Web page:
"We did go full force in trying to make it," Brookman remembers. "We went out on tours for six weeks, bought a van and trailer. The full monty. Suede Chain was my first rock band, and I'm completely not embarrassed by it."

Mary Weingartner joined the group with Brookman.

"I knew Jake casually from St. Louis Symphony Youth Orchestra," she recalls. "We were both members in high school. I was an average violinist and he was one of the star cellists. At that time, he didn't quite strike me as the badass I met later when I began playing with Suede Chain. From the very first rehearsal for 'Rust,' the performance art piece that brought strings to the band, Jake had an insatiable appetite for music. He would play any time, pretty much under any circumstances. He always wanted to be playing, and he wasn't shy about asking — or joining in even if he hadn't been asked. Even if he wasn't playing, he always wanted to be surrounded by music."

"Music does something for me that other things can't," Brookman agrees. "The way it makes me feel is indescribable. Growing up I played chamber music, orchestra and opera music. The standard things a classical cellist would play. Then, when I came back from school, the Suede Chain asked me to play with them. Growing up, I was listening to everything from the Kingston Trio to Tom Lehrer and Gilbert & Sullivan. Just all over the board. I went through different phases: pop, heavy metal, rap. Ministry. Public Enemy."

Weingartner says, "Suede Chain seemed like it was probably a welcome addition to Jake's musical and behavioral repertoire — a departure from the stuffier world of classical music."

While playing with the Suede Chain, Brookman worked at Streetside's linchpin Delmar location, gigging with everyone he could. When Suede Chain's time finished, he landed gigs with Vitamen A and Fragile Porcelain Mice. His day jobs began to get more serious, too, and the frequency of out-of-town touring waned somewhat. Still, he had plenty of gigs in town and more than enough opportunities to showcase.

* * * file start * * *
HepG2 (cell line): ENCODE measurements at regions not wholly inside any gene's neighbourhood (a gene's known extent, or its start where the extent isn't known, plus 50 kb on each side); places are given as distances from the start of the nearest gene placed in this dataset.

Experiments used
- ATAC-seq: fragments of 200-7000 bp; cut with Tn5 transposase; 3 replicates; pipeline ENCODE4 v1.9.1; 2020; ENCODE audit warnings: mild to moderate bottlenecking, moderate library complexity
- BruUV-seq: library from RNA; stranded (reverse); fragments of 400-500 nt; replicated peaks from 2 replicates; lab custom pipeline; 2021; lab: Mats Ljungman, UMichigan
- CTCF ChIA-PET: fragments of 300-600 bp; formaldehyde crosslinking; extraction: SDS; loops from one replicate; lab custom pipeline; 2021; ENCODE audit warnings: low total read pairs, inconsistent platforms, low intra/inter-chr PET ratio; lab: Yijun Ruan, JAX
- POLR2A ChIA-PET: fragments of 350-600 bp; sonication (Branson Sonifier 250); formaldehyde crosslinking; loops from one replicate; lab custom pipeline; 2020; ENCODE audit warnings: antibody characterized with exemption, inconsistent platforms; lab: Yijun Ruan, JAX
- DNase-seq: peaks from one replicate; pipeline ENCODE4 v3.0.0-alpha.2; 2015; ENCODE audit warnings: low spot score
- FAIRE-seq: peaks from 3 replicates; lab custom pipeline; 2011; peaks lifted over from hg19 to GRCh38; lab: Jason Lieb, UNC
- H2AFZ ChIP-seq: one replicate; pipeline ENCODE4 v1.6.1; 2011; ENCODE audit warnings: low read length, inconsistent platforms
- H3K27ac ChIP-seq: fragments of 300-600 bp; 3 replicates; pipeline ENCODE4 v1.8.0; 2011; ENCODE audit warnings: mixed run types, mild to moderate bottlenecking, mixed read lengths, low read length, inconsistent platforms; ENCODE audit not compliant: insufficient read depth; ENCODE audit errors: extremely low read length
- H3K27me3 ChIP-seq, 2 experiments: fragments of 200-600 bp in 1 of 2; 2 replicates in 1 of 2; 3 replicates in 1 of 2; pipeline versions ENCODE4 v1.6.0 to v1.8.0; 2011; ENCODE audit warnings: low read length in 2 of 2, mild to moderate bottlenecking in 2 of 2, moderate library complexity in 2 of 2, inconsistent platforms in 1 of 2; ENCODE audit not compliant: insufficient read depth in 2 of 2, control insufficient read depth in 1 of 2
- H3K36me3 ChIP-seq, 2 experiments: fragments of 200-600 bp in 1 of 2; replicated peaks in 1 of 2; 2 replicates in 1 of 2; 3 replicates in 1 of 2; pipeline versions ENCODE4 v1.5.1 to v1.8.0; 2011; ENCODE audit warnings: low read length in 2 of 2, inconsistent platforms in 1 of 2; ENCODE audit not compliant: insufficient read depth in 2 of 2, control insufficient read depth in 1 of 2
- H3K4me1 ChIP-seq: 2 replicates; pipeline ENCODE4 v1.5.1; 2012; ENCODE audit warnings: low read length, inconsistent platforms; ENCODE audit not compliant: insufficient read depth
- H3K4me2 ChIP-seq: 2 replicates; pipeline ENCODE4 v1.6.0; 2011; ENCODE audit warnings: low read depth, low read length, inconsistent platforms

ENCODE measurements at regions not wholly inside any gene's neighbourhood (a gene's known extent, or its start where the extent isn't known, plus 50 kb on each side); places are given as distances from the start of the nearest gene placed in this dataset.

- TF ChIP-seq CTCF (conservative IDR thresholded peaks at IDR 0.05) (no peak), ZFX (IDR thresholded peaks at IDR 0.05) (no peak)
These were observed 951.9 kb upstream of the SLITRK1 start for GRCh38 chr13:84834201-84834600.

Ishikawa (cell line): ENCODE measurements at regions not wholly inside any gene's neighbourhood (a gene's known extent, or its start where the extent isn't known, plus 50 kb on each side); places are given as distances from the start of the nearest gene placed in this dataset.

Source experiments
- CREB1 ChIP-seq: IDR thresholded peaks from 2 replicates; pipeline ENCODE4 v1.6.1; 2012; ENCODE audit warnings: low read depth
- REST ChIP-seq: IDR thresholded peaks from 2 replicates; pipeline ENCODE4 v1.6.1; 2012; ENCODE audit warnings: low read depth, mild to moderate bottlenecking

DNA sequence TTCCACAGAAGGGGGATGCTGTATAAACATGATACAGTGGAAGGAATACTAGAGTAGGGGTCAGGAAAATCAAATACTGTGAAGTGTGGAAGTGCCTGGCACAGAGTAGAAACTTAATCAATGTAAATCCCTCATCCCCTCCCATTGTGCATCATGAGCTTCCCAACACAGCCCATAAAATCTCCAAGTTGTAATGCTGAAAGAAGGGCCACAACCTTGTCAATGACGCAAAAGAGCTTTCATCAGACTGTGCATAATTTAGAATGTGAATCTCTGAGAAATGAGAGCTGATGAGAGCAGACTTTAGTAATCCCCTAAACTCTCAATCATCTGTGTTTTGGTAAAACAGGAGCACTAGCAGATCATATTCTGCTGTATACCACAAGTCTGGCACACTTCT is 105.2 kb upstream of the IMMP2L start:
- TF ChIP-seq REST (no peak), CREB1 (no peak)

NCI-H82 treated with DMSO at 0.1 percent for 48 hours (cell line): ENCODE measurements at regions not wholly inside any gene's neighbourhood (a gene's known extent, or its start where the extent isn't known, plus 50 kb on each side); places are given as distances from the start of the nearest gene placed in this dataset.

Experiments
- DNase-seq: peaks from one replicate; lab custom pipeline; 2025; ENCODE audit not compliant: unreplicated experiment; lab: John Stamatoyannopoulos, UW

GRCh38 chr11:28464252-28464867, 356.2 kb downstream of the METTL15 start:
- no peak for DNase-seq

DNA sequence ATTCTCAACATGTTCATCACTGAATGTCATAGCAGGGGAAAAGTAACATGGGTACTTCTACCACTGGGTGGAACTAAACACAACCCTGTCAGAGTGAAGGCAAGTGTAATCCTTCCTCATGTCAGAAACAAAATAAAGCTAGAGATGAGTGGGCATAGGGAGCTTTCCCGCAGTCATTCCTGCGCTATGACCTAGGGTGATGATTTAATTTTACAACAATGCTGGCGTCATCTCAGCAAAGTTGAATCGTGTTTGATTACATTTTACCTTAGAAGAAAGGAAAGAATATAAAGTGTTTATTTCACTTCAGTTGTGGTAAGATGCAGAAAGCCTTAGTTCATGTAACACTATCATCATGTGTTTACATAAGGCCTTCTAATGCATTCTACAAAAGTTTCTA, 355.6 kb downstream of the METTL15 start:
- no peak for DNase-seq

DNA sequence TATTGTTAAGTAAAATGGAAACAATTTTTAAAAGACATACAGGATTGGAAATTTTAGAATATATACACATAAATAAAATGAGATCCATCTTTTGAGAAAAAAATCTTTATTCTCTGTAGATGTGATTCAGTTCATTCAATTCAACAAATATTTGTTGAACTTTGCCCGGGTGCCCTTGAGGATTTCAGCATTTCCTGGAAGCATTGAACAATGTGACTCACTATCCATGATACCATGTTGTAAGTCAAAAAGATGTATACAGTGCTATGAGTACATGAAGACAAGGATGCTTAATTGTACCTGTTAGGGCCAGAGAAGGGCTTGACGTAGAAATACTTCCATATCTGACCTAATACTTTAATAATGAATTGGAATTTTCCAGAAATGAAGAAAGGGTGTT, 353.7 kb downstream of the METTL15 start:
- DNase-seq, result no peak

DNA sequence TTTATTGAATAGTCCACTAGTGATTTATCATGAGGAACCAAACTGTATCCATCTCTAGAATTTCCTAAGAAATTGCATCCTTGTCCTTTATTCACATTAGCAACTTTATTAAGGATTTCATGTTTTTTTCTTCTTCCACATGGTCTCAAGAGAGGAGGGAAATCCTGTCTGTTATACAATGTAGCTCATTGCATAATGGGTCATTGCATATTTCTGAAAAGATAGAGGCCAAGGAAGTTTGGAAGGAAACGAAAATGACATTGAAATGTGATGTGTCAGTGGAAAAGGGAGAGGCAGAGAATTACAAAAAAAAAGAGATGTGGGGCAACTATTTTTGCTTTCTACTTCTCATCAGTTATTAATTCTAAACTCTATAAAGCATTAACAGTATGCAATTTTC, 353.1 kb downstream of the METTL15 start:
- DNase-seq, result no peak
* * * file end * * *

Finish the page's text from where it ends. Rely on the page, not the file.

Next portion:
"Jake was, and still is, a 24/7 performer," Weingartner says. "He'll put on a show from sound check — used to always be Kashmir and/or Pachelbel's Canon; when Game of Thrones became everyone's obsession, I feel confident Jake began sound checking to its theme song — to the last note of an encore. In any performance, live or in studio, he'll hold a final note the longest, always demonstrating that he has more musical stamina than anyone else on stage.

"I remember one of the first times Radiohead played St. Louis," she adds. "They were playing a smallish venue and Jake had decided he really wanted to sit in. He showed up with his cello, got himself tuned up, and stood at the base of the stage, cello in hand, trying to convince them to let him join them for a song or two. He was pretty insistent but ultimately unsuccessful. Still, I was in awe of the fact that he had the balls to ask and make such an effort."

There is effort in Brookman's world, sure. And inspiration. And happenstance. And...

"Everybody has their own path and course in life," he says. "Some people do accounting; that's what they enjoy. I've always thought that music is something good for everyone to at least try. It's physical, it's cerebral, it's a foreign language, it's math, it's physics. Everything's involved in playing an instrument, a hodge-podge of different disciplines. It's part scientific, part art. I straddle that fence a lot in my life, thinking about how and why they work."